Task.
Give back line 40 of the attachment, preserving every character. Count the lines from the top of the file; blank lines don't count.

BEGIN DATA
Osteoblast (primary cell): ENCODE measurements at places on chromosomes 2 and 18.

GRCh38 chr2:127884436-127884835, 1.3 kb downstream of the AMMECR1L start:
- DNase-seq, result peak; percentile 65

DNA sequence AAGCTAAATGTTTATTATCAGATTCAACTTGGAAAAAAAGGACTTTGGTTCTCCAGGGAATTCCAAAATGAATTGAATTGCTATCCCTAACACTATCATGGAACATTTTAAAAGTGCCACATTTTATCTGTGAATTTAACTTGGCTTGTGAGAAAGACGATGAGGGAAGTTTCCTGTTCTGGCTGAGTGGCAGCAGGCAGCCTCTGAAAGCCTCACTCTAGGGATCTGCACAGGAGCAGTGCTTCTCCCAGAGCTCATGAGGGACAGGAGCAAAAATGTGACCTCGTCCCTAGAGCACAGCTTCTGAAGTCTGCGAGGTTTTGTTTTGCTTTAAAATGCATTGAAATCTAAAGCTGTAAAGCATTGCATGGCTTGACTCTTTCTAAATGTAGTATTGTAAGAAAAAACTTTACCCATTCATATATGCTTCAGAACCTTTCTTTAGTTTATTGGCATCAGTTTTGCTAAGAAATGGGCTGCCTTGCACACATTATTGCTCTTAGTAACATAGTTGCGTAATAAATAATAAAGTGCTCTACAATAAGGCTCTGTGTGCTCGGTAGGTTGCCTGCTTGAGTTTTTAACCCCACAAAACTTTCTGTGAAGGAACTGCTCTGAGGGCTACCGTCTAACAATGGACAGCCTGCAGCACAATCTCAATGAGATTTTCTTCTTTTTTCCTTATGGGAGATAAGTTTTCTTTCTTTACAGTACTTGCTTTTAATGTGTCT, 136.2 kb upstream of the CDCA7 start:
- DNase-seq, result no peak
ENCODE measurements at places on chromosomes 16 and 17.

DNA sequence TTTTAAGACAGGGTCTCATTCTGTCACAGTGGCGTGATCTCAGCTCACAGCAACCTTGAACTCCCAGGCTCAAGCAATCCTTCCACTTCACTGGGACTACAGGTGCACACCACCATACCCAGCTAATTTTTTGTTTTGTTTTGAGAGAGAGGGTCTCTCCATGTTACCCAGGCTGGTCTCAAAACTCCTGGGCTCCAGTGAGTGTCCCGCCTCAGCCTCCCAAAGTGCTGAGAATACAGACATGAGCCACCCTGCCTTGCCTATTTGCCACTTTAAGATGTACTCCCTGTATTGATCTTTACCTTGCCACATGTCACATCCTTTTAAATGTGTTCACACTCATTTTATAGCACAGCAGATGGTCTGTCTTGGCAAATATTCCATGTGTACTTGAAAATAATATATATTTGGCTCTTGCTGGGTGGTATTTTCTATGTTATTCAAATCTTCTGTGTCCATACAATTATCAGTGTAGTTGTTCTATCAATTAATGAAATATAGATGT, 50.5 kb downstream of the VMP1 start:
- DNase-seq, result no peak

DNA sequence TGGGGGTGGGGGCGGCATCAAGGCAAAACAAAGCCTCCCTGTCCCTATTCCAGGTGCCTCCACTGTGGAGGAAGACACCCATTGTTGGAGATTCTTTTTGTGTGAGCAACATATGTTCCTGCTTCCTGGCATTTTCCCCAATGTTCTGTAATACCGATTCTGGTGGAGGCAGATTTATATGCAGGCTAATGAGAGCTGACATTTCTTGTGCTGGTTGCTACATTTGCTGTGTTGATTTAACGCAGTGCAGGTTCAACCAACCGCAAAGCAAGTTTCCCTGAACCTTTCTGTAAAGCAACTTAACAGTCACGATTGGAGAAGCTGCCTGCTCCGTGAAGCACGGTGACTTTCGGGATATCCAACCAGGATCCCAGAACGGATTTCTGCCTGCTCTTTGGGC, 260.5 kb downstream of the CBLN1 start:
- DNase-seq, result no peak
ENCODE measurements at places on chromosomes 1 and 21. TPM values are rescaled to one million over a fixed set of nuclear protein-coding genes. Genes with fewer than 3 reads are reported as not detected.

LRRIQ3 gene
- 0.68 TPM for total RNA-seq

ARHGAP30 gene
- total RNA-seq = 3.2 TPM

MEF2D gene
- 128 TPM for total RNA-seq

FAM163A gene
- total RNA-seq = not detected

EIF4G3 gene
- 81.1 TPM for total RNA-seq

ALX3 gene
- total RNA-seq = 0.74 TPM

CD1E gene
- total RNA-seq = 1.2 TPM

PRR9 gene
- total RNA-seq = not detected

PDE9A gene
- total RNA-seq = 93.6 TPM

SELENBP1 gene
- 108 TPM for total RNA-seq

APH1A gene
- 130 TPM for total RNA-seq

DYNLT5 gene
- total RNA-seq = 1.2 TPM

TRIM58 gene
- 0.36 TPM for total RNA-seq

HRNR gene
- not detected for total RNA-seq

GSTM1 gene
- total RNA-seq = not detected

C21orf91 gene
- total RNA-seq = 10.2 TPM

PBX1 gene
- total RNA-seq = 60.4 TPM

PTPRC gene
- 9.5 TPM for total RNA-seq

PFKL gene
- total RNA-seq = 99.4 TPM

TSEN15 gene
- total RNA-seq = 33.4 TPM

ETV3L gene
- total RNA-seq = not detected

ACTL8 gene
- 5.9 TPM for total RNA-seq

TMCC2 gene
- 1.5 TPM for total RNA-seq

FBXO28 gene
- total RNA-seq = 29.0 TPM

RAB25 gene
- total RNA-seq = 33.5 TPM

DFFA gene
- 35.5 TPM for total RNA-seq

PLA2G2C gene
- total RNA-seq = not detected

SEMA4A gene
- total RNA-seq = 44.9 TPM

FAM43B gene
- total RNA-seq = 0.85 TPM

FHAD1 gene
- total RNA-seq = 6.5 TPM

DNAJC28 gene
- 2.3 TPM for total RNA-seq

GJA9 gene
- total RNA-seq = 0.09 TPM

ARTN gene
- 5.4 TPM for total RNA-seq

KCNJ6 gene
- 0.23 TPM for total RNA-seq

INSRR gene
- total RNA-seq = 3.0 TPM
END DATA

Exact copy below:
GSTM1 gene